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Theater 30.2 (2000) 75-81
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On Concert Theater:
A Director's Notes
Pioneering a new form or putting a dress on a tree?
A group of solemn players disguised as Lutheran ministers enters and takes their seats. The silent audience suddenly applauds. The players, pretending not to hear, begin a splurge of dissonant racket as if they just remembered that they're there to play in tune with one another. Then the choir enters, each singer wearing her high school graduation gown. Again, wild applause from the audience. The choir stands in place, stoically deaf. Finally the conductor comes in, briskly, like a cocky bridegroom in tails. Wilder applause! The conductor hears this, but it does not make him happy. He turns to the audience and bows an unsmiling crinkle of the waist. The audience has sent its compliments though the music may turn out to stink.
How has the traditional European concert come to contain, and the audience to agree to, these absurd formalities? Even the most avant new music concerts are usually in this sense traditional: a blank hall, stoic faces expressionless above black clothes, forgettable furnishings, conventionally bound scores, individual players who sit in a semicircle and ignore each other, whole stages of players who pretend the audience is not there at all. Can't contemporary concerts evolve beyond this?
"It seems the peculiar province of the 'serious' classical music genre to pretend that the standard ritual behavior of the classical concert form is not a theatrical event," says composer, musician, and instrument designer Paul Dresher. "Perhaps this is done to maintain some idea of 'purity,' of course implying quite emphatically that theatrical values are an impure intrusion into the sanctity of the elevated concert hall. This is perhaps the result of the hard-core modernist aesthetic, which seems to abjure even the most fleeting pull at our emotional, noncerebral moorings."
Concert theater is a term I use to describe a presentation that releases concerts from this predictability and acknowledges that every element in the concert space informs the audience and influences the players. Immediately, however, there's a difficulty. Anyone [End Page 75] who wants to do anything else with a concert--to intrude into that sanctity and add theatrical values--has to deal with the way that "anything else" either goes unnoticed or, if noticed, seems inevitably to demote the music to the background. Slide shows and video precipitate this all the more. It's almost impossible to watch video and not hear music as mere accompaniment.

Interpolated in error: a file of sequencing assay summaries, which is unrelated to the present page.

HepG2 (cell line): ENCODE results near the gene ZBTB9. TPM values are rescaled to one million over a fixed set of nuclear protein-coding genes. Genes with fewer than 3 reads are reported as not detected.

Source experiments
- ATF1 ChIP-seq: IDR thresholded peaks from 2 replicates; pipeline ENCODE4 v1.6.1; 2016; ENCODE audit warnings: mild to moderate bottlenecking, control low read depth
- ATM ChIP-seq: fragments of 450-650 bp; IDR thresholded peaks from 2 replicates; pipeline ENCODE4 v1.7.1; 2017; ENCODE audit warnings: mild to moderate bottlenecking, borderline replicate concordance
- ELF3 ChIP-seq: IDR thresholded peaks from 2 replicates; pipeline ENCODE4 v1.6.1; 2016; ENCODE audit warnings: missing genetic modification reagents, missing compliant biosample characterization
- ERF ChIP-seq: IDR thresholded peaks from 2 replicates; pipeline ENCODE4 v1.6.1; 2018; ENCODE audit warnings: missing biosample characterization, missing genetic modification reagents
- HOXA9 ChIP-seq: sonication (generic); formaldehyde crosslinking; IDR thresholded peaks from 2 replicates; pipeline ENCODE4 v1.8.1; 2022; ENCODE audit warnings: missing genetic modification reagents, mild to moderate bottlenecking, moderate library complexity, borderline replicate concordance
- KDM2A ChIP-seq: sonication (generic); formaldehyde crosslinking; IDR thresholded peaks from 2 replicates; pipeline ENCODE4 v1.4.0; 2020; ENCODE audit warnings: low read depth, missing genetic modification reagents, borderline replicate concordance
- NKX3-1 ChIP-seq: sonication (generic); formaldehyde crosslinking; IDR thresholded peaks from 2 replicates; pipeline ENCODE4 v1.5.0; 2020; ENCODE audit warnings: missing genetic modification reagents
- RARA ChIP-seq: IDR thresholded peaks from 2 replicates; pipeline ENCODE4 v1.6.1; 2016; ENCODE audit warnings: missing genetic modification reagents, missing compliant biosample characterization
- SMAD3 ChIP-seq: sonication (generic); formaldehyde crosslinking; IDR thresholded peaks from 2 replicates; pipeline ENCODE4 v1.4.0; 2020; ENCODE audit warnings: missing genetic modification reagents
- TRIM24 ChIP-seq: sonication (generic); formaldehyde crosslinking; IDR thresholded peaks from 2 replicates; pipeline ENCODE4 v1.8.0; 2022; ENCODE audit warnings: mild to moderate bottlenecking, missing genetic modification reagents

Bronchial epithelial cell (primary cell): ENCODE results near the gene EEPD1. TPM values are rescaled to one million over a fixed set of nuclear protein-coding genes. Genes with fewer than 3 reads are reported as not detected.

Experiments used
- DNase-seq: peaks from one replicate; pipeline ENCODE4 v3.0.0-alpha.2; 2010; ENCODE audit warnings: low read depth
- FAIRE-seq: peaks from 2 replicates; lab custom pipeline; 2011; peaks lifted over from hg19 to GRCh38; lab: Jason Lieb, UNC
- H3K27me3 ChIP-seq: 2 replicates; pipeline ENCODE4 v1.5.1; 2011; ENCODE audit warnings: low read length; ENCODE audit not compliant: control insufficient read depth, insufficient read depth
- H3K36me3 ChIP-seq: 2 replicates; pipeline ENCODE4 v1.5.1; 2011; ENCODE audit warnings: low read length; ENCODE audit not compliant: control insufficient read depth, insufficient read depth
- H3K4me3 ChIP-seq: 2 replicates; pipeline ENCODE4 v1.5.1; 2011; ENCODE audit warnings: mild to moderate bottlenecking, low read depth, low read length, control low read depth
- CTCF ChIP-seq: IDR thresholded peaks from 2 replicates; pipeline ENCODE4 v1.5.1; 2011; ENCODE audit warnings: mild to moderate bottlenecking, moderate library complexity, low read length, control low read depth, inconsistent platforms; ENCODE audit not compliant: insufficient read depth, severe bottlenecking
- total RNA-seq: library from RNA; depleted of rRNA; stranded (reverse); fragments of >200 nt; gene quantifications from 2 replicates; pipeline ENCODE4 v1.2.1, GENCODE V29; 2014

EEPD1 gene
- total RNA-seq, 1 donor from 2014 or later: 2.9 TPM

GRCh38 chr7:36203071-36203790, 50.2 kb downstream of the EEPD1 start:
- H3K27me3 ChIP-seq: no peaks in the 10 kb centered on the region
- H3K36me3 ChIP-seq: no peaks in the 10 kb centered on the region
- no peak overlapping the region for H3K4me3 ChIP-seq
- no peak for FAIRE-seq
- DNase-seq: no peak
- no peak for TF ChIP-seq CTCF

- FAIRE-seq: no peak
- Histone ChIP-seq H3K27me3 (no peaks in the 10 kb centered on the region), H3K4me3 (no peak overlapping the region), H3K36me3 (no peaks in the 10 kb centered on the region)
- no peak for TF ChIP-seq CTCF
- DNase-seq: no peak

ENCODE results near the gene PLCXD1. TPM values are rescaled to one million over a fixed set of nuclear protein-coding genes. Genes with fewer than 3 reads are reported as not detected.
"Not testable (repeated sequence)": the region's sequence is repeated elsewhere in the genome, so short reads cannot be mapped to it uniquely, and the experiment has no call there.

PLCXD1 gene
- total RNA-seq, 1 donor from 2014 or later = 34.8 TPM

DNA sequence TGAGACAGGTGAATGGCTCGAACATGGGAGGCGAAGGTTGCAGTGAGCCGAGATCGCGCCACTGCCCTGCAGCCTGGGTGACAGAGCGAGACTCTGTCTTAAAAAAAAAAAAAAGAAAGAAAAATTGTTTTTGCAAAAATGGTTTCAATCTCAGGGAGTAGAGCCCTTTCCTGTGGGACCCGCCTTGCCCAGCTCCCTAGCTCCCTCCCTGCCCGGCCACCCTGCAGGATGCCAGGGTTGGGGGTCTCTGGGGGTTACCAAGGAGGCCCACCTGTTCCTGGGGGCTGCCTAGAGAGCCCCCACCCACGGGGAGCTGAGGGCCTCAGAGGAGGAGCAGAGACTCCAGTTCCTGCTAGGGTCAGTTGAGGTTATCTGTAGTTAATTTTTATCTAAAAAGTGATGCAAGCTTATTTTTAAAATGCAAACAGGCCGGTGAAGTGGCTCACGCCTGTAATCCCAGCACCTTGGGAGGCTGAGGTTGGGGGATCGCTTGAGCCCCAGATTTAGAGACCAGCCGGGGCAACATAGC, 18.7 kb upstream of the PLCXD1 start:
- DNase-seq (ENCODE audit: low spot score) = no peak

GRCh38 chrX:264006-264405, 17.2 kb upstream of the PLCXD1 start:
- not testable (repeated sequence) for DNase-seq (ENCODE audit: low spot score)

Why then should we see anything at a concert except the performers and their instruments? Or, in the case of electronic music, just the equipment? The answer is that visual elements are present at every concert, we just deny that they have meaning or effect--instead of thinking about their meaning and using their effects to serve the overall aims of the music.
From time to time in the twentieth century, maverick composers and performers nudged the concert form along a more theatrical path. Harry Partch said in the late forties and the fifties that music is an aural, a visual, and a visceral experience, and devoted his life to creating new sounds on instruments he constructed and played in highly visual and physical concerts.
Later there were artists like John Cage and La Monte Young--who composed a "Piano Piece for David Tudor" that required feeding the piano a bale of hay and a bucket of water--Meredith Monk, Laurie Anderson, and Robert Ashley, who composed the first video opera before the home VCR existed. By the early eighties, "performance art" was maturing in the theater, and perhaps I should clarify how the movement toward concert theater differs from it. When I direct a performance piece I shift focus from music to dance to visuals to text; any element may dominate at any given moment. When I work on a concert theater piece, I make all my decisions under the overriding necessity that music be the dominant element and remain in the foreground.
My first venture into...